After Uber's fatal self-driving taxi crash, city planners suggest a radical new solution

We might not need new technology, but entirely new cities

Andrew Griffin
Monday 02 April 2018 09:25 BST
Footage shows moments before fatal crash involving self-driving Uber vehicle

When a woman was hit and killed by a self-driving Uber taxi in Arizona recently, it was both an awful shock and a horrifying inevitability.

The crash was the combination of a series of tragic and small problems. If the car had been going slightly more slowly, if either its human or computer driver had spotted the woman slightly earlier, or if the road was slightly differently designed, then it’s possible no accident would have happened.

But there was also a grim lack of surprise in the crash. The cars were always destined to be involved in fatal accidents – even if they are projected to happen much less than they do in cars driven by humans – and that will continue, with this first death all but guaranteed to be followed by many more.

Limiting those fatal crashes will be the responsibility of the companies, policymakers, designers, engineers and other experts. But it could also be the responsibility of a group little talked about in the debate over autonomous vehicles: town planners, and the politicians who decide how we build the places we live.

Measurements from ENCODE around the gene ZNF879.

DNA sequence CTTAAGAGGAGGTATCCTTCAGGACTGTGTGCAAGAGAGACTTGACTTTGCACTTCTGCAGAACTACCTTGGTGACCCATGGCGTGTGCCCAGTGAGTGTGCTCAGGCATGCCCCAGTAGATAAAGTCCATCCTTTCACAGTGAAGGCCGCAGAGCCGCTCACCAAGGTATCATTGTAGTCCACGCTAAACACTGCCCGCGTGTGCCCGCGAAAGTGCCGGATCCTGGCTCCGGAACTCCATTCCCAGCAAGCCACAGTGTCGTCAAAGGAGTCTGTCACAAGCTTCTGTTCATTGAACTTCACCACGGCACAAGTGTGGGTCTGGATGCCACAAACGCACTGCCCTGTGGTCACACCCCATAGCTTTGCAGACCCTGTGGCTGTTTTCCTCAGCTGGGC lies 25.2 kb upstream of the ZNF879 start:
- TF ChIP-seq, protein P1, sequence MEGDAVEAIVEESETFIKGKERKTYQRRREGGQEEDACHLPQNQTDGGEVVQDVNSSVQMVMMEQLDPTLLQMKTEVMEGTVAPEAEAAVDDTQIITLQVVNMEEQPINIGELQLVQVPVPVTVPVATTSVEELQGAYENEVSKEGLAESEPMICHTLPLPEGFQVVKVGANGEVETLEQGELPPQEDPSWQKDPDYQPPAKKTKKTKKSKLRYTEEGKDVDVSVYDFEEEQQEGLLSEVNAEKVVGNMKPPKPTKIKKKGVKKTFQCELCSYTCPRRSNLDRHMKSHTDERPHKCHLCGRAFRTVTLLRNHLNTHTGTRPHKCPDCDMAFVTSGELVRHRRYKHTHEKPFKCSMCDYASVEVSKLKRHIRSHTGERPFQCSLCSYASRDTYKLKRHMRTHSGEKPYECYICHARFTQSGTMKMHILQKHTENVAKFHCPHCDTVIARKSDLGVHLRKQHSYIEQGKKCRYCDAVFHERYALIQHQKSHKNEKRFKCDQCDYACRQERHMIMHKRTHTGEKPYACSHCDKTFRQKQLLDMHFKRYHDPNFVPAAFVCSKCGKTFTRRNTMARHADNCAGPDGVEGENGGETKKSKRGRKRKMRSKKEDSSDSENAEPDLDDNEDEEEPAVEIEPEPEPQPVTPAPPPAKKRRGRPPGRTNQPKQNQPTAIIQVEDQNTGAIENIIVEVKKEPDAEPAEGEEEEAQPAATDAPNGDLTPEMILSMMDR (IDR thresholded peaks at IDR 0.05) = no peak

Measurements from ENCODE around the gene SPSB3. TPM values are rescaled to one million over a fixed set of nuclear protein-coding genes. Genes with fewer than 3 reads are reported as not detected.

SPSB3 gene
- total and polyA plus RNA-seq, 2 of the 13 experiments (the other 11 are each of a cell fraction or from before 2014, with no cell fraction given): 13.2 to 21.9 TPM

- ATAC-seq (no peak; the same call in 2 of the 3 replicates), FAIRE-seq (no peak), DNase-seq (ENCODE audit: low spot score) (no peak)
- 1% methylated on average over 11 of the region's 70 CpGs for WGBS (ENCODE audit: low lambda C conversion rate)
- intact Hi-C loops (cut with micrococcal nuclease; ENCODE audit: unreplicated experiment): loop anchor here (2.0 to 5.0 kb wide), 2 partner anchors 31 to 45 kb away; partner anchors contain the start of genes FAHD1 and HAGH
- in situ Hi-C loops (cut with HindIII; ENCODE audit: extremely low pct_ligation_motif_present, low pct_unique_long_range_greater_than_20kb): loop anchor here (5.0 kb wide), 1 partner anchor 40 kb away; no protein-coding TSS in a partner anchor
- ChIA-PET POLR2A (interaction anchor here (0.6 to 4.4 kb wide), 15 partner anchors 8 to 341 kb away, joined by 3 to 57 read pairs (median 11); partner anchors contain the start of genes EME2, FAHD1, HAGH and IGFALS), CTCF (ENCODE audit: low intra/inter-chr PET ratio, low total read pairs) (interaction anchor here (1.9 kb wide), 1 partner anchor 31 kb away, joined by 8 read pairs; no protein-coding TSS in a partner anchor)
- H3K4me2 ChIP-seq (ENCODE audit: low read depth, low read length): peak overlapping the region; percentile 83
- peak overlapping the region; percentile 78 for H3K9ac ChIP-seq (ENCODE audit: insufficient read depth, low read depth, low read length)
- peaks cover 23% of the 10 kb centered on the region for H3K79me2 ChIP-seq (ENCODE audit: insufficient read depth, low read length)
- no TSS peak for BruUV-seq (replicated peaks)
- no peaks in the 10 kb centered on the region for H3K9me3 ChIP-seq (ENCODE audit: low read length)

There was always going to be a first crash. But this one seemed in so many ways to exemplify the challenges those concerned by the social impact of autonomous vehicles now face: the woman hit by the car was pushing along her bike, a form of transport mostly neglected by many modern city planners, and some have suggested she was forced to cross in the middle of the road by a road scheme that is almost actively hostile to pedestrians.

That the car was part of a self-driving vehicle trial by Uber, a company known for providing cabs, might appear strange. But the race to make self-driving cars is being entered by just about everyone with any connection to automobiles: traditional car companies, technology firms such as Google and taxi companies like Uber. (That the latter two industries have always had something of an allergic reaction to regulation might be chilling to the people who have to share roads with their vehicles.)

Those technology companies have done something like this before. Autonomous vehicles are often compared to the internet: both potentially transformative, both potentially disastrous. And getting them right could require avoiding some of the mistakes that were made when the web was introduced.

“What we’re seeing is that the focus has been largely on the engineering side – on developing vehicles,” says urban planner Mark Wilson. “What we found with other technologies like the internet, and will probably find with autonomous vehicles, is that the social context lags way behind.”

Those social questions are not about engineering. They’re about how we share and live in our cities: how space should be taken by cars and road, and how those cars should be controlled. It’s not too grand to say this might require entirely rethinking what we expect from a city.

“On the dream side, we’d see a road with vehicle-sharing, more efficient vehicles, perhaps a denser city and more efficient use of urban land area,” says Wilson. “Then there’s also the planner’s nightmare: people own autonomous vehicles and won’t share, they drive more miles, people will live in the countryside and sip coffee and work on their laptop while the vehicle travels even further, because now the time and frustration has been reduced.